In cases in which a disciplinary hearing has been requested and the student decides to contest the allegation, through an academic grievance hearing, the disciplinary hearing will be held in abeyance until the grievance hearing and all appeals, if any, are final. If the student is cleared of the academic misconduct charges, the disciplinary hearing would be cancelled and the student's penalty grade removed. A student facing an academic disciplinary hearing has 10 class days to request a grievance hearing to contest the allegation.
Can I remove a student from my class if I assign him or her a failing grade in the course for academic dishonesty?
In a word, no. Students have until the middle of the following semester they are enrolled to contest an allegation of academic misconduct. Therefore, they may continue to attend class and complete all assignments. If they decide to contest the allegation at any time before the deadline for filing a request for a formal hearing, and if they prevail in the hearing, you would have to recalculate their grade on the "failed" assignment and then for the course. Remember that the first step in the grievance hearing process calls for the student to meet with the instructor to review the allegation. Remember, too, that instructors bear the burden of proof in such hearings.
Assuring academic integrity while conducting examinations in an online environment can be challenging. The Code of Teaching Responsibility (CTR) and the Integrity of Scholarship and Grades (ISG) have both been amended to address proctoring of examinations. The ISG requires you to "implement proctoring standards appropriate to the design of the course." The CTR echoes this requirement: "Instructors are expected to take reasonable steps to create an assessment environment that promotes academic integrity. When proctoring or other security measures are necessary to ensure integrity of assessments, then such measures should be administered in a manner consistent with the design and delivery of the course."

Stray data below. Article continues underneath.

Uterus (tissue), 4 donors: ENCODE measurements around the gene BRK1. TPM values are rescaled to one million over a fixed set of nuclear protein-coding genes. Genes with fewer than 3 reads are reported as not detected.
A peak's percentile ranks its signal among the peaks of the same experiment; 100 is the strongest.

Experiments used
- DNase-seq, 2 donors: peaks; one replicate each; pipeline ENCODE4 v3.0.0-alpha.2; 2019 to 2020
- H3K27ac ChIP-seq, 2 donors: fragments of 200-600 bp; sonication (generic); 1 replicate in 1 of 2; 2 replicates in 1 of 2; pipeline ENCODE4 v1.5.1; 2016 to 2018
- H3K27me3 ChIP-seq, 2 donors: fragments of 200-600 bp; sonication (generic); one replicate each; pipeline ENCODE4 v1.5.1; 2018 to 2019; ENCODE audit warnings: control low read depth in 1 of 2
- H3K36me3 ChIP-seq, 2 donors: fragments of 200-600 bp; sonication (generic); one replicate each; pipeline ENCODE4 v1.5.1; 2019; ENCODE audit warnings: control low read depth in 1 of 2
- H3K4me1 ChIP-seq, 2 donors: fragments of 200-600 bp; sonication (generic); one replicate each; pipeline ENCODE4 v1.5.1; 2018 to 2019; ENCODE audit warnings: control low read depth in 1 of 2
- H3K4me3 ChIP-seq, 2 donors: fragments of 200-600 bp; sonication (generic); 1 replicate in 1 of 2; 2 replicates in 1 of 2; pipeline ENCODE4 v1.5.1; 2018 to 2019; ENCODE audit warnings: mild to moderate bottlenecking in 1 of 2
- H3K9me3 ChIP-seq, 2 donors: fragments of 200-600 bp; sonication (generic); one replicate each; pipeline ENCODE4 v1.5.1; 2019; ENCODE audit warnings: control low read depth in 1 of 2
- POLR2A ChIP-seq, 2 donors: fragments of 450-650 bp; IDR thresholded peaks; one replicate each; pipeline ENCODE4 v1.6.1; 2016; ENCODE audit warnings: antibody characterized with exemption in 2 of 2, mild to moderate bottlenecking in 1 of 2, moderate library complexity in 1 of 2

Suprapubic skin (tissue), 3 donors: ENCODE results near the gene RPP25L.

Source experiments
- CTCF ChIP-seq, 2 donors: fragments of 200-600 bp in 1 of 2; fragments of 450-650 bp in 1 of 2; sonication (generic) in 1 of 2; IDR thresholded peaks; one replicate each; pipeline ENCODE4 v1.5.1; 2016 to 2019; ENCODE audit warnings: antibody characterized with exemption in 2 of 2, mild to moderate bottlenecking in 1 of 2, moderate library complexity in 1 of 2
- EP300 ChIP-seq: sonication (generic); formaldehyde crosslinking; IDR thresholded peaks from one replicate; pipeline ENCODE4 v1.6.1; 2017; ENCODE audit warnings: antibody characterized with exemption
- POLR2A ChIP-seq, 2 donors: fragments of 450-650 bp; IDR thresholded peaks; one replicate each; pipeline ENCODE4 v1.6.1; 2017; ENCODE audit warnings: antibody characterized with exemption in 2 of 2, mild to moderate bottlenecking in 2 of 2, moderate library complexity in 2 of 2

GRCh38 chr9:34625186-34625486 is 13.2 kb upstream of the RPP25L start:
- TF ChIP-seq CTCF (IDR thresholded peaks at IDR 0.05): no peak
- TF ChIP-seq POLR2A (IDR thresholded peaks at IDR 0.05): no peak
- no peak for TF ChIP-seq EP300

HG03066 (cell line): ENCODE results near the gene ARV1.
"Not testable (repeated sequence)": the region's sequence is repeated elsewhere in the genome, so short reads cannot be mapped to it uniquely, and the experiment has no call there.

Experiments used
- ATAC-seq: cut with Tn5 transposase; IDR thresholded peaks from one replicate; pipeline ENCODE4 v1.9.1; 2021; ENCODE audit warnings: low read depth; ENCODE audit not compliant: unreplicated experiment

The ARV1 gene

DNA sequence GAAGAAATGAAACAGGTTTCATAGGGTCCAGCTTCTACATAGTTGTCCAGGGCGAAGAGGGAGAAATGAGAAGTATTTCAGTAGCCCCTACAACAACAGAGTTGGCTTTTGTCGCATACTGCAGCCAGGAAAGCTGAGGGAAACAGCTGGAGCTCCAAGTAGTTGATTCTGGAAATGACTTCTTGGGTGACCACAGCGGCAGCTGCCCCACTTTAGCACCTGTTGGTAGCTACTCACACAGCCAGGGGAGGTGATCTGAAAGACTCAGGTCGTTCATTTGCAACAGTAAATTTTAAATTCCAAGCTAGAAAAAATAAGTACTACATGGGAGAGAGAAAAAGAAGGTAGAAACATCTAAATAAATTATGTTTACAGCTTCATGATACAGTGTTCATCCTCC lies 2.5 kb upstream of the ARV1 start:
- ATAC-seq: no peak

Resources to address academic integrity in online courses can be found at the following website: http://www.westga.edu/~distance/ojdla/summer72/rowe72.html
Yes. If the student remains dissatisfied with the results of these conversations, the student may file a written request for an academic grievance hearing to contest the charge of academic misconduct. Graduate students may request a hearing before the hearing board in the unit in which the alleged misconduct occurred; undergraduate students, before the University Academic Integrity Hearing Board. (See SRR 6.III.) The appropriate hearing board may accept or reject the student's request for a hearing for cause or attempt to resolve the matter in an informal meeting with both parties, should the hearing board approve a formal hearing. In such hearings, the instructor bears the burden of proof. Either party may contact the University Ombudsperson at any time during this process.
If the hearing board supports the instructor's charge of cheating, the penalty grade will stand. If the hearing board finds for the student, it will ask the appropriate administrator to implement a remedy, in consultation with the hearing board.
For graduate student cases that begin at the department/school level, either party may appeal the hearing board's decision to the college hearing board. For graduate student cases that begin at the college level, either party may appeal the hearing board's decision to the University Graduate Judiciary. For cases that involve undergraduate students, either party may appeal to the University Academic Appeal Board. (See SRR 6.IV.)
For more information about academic grievance hearings, see http://www.msu.edu/unit/ombud/grievance-procedures/index.html.
Talk to your department chair/school director or call the Office of the University Ombudsperson at any time during the grievance process -- the earlier the better (353-8830).
For university policies and regulations on academic dishonesty, see Policies.
Although there is no university policy that requires this conversation, it is strongly recommended on both practical and educational grounds. Practically, it is the best way for you to gather important information about the incident. This information will help you understand what has happened, whether it rises to the level of academic dishonesty, and what the most appropriate penalty might be. An open and frank conversation at this point where you truly listen to the student's account will also reduce the likelihood of a student grievance latter on - a benefit to all involved.
Educationally, this is a critical moment where important lessons can be taught and learned. As a faculty member with teaching responsibilities, this is an opportunity to have a life-altering impact on one of your students. Long after they forget most of the content of the class, they will remember this moment - for better or worse. We have a responsibility to help our students learn what it means to be an honest, responsible adult and this conversation can move us toward this goal.
Yes, you can do either of these things by sending an email to the Associate Provost for Undergraduate Education (for undergraduates) or the Dean of the Graduate School (for graduate students). The ADR will be pulled or amended as you instruct with no questions asked.
Questions? Contact the University Ombudsperson.